# Simultaneity intuition for correlated error terms

I'm reading through Asymptotic Theory for Econometricians by Halbert White and am trying to figure out the intuition for situations where the errors would be correlated.

Here's the setup:

$$Y_{t1} = Y_{t2}\alpha_o + \pmb W_{t1}^T \pmb \delta_o + \epsilon_{t1}, E(\pmb W_{t1}\epsilon_{t1}) = 0$$

$$Y_{t2} = \pmb W_{t2}^T\pmb \gamma_o + \epsilon_{t2}, E(\pmb W_{t2}\epsilon_{t2}) = 0$$

There's a couple other assumptions made but the one I'm having a hard time reasoning about is $$E(\epsilon_{t1}\epsilon_{t2}) \neq 0$$. What would be some intuitive scenarios for when this would be expected?

Edit:

Using a univariate framework, here's how I currently understand simultaneity (could be dead wrong):

Assume the model $$y_1 = xb + \epsilon$$. We already know that \begin{align} \frac{cov(x,y_1)}{var(x)} = \hat b \end{align}

Substituting in the equation for $$y_1$$ and simplifying we get that $$b = \hat b$$.

Now assume that we have an issue with simultaneity. In particular, we discover the model should be $$y_1 = y_2a + xb + \epsilon$$ where $$y_2 = x b_2 + \epsilon_2$$.

Then what our erroneous $$\hat b$$ is actually equal to is:

\begin{align} \hat b = \frac{cov(x,y_1)}{var(x)} = \frac{cov(x,y_2a + xb + \epsilon_2)}{var(x)} = \frac{a\ cov(y_2,x)}{var(x)} + b \neq b \end{align}

which is a pretty simple bias term to me:

\begin{align} \text{bias} &= \frac{a\ cov(y_2,x)}{var(x)}\\ &= \frac{a\ cov(x b_2 + \epsilon_2,x)}{var(x)} \\& = a b_2 \end{align}

But this argument for simultaneity doesn't look like $$cov(\epsilon_1, \epsilon_2) \neq 0$$ to me. It really just looks like OVB haha

Virtually every social science scenario qualifies, in fact it is much harder to find cases when it does not apply. Consider classic examples:

Education allows people to earn higher income. However, people with higher income can more afford to get educated. This results in $$E[\epsilon_1,\epsilon_2] \neq 0$$ since higher income causes education but education causes higher income.

Or for example consider spending on policing. Higher spending on policing should reduce crime. However, countries with higher crime need to spend more on policing. More policing causes lower crime, but higher crime causes more policing.

The two above are just classic examples, virtually every social science problem will have more or less obvious violation of $$E[\epsilon_1,\epsilon_2] \neq 0$$. It is extremely rare to find social science problems where this is not a case.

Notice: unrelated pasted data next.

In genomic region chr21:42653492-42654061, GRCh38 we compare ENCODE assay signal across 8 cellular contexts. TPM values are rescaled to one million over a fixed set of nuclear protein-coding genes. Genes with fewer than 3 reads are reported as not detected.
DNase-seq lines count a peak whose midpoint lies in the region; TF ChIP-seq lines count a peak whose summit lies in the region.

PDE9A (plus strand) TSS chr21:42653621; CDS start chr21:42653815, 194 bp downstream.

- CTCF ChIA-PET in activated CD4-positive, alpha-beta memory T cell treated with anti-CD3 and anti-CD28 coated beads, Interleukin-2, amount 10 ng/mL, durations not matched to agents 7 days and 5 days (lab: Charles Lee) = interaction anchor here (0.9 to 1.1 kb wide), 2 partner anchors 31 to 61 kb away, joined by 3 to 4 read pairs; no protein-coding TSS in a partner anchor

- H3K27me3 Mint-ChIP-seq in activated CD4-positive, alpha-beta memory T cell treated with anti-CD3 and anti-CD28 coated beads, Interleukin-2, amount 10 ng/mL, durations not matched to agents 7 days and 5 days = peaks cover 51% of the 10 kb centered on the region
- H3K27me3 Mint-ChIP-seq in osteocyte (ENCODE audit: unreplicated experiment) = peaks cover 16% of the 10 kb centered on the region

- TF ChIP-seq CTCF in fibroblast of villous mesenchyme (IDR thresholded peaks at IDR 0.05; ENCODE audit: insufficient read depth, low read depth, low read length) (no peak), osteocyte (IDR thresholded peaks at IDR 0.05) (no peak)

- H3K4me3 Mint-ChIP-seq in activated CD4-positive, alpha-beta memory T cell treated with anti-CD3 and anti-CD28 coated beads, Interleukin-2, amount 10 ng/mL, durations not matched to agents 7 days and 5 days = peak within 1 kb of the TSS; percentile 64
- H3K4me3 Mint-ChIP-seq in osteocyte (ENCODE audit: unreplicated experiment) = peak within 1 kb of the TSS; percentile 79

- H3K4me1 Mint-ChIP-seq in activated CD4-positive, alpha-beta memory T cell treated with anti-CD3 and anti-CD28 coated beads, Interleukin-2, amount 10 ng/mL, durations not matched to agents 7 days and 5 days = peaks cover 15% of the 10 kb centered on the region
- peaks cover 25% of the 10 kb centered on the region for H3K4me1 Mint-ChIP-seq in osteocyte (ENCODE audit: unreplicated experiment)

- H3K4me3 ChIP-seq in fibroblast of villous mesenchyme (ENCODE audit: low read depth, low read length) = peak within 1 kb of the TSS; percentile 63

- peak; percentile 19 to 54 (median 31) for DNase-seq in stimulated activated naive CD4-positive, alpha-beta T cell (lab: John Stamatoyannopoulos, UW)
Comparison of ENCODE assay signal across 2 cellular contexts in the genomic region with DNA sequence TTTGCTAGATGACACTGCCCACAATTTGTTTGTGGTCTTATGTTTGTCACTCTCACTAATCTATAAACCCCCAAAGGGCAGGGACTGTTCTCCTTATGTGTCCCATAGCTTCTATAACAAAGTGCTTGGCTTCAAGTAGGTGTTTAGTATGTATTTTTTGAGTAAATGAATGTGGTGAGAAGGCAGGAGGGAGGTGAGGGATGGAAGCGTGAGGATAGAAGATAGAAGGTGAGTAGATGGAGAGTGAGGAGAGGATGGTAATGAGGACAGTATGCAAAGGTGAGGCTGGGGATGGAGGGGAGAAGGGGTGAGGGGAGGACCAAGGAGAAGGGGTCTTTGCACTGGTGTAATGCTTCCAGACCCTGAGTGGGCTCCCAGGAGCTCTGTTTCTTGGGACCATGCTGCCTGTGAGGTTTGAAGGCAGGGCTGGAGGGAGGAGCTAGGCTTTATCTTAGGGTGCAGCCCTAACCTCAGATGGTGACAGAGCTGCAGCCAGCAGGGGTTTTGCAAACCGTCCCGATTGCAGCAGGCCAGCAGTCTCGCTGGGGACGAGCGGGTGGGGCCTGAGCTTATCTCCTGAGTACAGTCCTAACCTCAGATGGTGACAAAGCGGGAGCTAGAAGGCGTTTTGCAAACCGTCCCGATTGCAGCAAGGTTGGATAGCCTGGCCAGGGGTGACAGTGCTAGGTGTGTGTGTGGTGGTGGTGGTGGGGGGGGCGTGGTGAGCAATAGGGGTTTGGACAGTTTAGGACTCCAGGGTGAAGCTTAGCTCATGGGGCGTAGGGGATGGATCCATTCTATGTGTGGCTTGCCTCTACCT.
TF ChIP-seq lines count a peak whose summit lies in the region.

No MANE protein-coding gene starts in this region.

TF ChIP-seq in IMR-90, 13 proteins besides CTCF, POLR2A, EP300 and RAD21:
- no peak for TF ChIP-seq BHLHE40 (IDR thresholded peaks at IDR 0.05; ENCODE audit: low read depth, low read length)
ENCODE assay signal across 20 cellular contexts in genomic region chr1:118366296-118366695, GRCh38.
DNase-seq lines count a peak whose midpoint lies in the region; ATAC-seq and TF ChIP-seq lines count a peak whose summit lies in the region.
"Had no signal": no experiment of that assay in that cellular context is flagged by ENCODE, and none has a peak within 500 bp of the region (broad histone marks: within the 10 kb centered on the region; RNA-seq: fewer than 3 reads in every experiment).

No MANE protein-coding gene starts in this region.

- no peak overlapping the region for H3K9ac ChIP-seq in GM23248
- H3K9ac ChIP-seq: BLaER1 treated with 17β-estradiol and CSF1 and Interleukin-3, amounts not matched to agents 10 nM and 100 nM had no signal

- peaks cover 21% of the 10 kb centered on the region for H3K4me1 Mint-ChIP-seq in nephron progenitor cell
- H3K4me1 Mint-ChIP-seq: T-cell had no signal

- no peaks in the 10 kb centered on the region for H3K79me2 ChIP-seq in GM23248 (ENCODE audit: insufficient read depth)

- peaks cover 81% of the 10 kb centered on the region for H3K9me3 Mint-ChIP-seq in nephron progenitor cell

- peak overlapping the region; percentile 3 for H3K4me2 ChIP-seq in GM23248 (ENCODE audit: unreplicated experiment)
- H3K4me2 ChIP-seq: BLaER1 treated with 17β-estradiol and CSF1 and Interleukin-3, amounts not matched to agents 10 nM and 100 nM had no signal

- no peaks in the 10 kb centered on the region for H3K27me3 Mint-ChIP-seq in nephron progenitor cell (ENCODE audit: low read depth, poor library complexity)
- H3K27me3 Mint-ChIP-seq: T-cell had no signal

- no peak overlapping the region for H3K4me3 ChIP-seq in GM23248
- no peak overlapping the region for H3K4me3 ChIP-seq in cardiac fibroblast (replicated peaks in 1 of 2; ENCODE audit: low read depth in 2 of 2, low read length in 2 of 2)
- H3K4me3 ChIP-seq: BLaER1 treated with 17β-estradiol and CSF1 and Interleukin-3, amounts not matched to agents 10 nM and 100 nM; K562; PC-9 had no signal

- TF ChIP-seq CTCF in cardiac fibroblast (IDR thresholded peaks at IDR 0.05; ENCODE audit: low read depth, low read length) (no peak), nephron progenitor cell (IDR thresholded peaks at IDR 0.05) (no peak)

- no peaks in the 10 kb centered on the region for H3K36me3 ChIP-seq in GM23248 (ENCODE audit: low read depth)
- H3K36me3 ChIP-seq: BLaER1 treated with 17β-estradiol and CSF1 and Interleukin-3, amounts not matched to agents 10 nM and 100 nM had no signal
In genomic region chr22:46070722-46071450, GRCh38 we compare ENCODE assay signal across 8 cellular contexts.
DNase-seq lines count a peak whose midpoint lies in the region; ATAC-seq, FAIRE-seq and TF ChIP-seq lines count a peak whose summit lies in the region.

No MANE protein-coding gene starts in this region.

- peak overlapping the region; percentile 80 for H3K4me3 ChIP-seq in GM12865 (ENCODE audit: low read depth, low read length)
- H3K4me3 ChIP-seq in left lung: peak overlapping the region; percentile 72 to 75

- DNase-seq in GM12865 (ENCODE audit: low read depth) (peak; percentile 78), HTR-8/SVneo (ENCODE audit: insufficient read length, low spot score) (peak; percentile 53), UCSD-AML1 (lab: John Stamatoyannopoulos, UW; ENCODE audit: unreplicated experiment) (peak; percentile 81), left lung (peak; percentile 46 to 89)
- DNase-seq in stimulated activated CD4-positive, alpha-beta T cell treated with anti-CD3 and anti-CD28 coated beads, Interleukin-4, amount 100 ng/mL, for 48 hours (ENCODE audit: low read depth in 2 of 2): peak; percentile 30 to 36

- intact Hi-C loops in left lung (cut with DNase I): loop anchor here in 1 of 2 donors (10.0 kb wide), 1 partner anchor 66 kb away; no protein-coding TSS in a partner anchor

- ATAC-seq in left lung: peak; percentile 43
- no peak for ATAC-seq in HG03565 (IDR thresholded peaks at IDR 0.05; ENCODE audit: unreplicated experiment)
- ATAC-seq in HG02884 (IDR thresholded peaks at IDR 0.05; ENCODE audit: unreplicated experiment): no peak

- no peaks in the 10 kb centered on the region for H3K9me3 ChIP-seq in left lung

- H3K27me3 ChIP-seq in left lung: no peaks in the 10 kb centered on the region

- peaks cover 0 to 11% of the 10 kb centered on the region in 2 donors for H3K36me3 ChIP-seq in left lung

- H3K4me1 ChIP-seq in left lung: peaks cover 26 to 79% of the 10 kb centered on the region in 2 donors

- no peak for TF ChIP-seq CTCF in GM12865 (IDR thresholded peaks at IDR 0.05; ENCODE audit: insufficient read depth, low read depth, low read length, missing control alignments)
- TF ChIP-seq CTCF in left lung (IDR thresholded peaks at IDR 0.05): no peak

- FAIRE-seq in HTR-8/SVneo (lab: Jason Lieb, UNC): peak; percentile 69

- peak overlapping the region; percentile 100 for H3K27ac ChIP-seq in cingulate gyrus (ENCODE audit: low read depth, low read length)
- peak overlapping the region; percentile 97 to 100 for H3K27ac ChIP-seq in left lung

Mathematically the $$E[\epsilon_1,\epsilon_2] \neq 0$$ because of the following:

Suppose we have reverse causality so we have structural model given by:

$$y_i= \beta_1 x_i+ \gamma_1z_i+\epsilon_1 \\ z_i=\beta_2x_i+\gamma_2y_i+\epsilon_2$$

Now in the first eq by assumption $$E(z_{i}u_{i})\neq 0$$. If we now substitute second equation into first one and solve for $$z$$ assuming that $$1-\gamma_{1}\gamma_{2}\neq 0$$ gets us

$$z_{i}={\frac {\beta _{2}+\gamma _{2}\beta _{1}}{1-\gamma _{1}\gamma _{2}}}x_{i}+{\frac {1}{1-\gamma _{1}\gamma _{2}}}\epsilon_1+\frac{\gamma _{2}}{1-\gamma_1\gamma_2}\epsilon_2$$

Assuming $$x$$ and $$\gamma$$ are uncorrelated then we get:

$$E[z, \epsilon_2]={\frac {\gamma _{2}}{1-\gamma _{1}\gamma _{2}}}\operatorname {E} (\epsilon_1,\epsilon_2)\neq 0 \implies E(\epsilon_1,\epsilon_2)\neq 0$$

• Thinking if Y1 as education and Y2 as education, why would this imply the errors are corrected? We want E([Y2,W']eps1) = [E(Y2eps1),0], we subsitute in E((W+eps2)eps1) = E(eps2eps1) but how exactly does that lead to this term being non-zero? Which part of eps1 is correlated with which part of eps2? (For example, in OVB we have E(Xeps)=E(X(W+Eps2)) = E(XW) where XW is a nonzero vector because they're correlated) Having a hard time seeing something like this with E(eps1eps2) Oct 20, 2022 at 21:58
• @financial_physician oh I thought you are just looking for intuition because you understand the math. Mathematically if income (y) causes education (e) and education causes income we can write $y=a +be + \epsilon_y$ and $e=c + dy + \epsilon_e$ with b and d $\neq 0 \implies E[\epsilon_y, \epsilon_e] \neq 0$. I mean how in detail you want me to go in here? This is the same thing you have in your opening question just simplified, if you want I can add to my answer the whole math but that in itself is not intuitive
– 1muflon1
Oct 20, 2022 at 22:05
• If it's not too much hassle, would really appreciate it. I googled a proof earlier and came across this pdf but it wasn't satisfying for me because (using the author's notation) the author writes [obvious y2 corr with u1] but if u1 is noise (random) than this doesn't make sense. It can't be noise if they are correlated haha. I've edited my question to better explain my current understanding which might be very wrong. Oct 20, 2022 at 22:50
• if I should open a new question, I'm happy to accept yours and open a new one Oct 21, 2022 at 23:26
• @financial_physician hi I am planning to write extension it’s just lot of math and I was very busy at the university today. If you don’t want to wait you can open it as new question
– 1muflon1
Oct 21, 2022 at 23:27